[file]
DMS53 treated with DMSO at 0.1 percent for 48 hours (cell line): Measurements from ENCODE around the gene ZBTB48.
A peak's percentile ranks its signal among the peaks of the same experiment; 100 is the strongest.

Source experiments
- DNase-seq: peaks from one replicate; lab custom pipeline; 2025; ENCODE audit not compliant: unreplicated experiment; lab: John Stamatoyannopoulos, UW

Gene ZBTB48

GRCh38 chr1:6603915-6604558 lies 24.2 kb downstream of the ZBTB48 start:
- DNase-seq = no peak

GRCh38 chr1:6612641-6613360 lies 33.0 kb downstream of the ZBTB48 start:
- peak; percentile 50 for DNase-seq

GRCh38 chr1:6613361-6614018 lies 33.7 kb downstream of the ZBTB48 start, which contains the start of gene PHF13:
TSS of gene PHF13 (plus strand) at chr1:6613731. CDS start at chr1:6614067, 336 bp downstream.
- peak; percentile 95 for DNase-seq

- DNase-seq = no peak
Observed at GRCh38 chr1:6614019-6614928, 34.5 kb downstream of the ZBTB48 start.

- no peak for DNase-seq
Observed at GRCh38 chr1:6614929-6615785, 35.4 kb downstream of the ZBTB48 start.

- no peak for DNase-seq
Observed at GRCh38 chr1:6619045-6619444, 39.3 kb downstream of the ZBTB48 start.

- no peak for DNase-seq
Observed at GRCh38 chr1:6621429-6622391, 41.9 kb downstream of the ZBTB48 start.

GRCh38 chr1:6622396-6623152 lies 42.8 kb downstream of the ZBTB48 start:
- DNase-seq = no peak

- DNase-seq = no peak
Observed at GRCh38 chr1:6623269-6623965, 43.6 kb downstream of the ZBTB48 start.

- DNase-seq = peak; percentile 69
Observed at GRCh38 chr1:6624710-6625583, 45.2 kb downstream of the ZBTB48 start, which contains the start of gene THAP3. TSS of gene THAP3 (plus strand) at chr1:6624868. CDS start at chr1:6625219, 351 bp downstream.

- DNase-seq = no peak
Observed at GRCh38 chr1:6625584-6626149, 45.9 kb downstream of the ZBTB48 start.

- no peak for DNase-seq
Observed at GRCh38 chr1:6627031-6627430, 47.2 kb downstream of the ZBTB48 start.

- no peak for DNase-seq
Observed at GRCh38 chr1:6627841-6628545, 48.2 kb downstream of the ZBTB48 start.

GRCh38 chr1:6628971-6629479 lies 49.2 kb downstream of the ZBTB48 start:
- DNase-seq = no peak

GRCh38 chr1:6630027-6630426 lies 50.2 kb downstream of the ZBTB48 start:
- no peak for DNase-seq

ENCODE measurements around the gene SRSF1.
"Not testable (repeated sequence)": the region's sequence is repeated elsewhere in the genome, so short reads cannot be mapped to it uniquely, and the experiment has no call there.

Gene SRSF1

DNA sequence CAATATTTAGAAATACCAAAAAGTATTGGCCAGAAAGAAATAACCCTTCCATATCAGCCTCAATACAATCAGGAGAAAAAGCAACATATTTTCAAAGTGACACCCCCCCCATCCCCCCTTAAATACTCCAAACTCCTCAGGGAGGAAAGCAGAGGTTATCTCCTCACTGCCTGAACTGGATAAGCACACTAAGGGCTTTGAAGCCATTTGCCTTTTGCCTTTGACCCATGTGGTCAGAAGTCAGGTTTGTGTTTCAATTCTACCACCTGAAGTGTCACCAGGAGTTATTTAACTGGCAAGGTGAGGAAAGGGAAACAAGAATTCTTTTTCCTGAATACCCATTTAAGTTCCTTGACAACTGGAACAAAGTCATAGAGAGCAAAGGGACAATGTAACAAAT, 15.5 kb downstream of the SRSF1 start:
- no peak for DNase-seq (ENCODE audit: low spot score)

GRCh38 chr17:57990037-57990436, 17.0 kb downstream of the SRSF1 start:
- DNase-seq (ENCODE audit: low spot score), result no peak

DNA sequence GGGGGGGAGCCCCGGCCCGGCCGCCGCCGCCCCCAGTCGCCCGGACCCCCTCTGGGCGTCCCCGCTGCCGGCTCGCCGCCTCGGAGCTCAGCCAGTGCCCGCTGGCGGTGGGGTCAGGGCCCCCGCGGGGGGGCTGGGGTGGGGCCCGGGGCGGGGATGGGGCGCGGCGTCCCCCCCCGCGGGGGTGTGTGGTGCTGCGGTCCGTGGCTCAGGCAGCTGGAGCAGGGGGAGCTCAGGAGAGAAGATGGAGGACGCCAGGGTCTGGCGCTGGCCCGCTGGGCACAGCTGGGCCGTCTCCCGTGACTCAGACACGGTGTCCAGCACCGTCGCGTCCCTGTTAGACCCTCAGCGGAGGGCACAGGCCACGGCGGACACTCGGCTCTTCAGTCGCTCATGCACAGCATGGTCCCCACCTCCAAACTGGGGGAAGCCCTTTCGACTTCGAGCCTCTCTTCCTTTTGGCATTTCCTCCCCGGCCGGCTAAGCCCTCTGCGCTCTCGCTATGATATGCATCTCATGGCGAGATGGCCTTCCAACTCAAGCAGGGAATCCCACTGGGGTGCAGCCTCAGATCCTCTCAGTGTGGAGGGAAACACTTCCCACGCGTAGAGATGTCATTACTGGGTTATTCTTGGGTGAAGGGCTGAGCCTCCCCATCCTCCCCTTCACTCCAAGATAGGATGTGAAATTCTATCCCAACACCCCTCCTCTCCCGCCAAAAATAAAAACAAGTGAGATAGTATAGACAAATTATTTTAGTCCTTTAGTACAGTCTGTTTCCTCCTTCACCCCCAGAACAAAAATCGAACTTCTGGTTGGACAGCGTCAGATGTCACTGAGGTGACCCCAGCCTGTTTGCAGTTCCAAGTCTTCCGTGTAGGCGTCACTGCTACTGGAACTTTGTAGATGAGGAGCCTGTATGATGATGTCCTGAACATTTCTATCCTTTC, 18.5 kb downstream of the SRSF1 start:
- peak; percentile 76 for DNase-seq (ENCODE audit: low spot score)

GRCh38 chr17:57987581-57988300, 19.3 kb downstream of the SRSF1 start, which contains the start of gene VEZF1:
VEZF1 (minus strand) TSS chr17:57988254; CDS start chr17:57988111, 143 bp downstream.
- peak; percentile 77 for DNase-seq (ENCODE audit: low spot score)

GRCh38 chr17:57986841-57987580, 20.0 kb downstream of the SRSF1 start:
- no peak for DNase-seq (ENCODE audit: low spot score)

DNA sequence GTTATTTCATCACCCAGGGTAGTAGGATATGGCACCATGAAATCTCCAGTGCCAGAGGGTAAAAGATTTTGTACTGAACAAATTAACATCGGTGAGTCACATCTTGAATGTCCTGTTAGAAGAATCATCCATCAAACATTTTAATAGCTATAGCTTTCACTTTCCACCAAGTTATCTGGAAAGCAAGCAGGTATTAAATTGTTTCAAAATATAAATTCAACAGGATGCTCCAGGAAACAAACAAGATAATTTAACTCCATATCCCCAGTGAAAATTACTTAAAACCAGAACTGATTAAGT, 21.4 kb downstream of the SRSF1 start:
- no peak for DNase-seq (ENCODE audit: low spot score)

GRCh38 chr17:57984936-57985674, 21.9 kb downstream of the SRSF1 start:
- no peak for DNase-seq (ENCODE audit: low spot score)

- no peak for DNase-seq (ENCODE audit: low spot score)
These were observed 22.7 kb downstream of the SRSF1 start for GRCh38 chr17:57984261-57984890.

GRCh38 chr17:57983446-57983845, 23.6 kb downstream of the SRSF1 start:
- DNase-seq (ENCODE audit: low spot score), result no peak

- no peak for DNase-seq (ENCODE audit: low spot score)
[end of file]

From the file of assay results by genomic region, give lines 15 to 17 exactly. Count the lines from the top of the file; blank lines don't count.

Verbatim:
- no peak for DNase-seq
Observed at GRCh38 chr1:6614929-6615785, 35.4 kb downstream of the ZBTB48 start.

- no peak for DNase-seq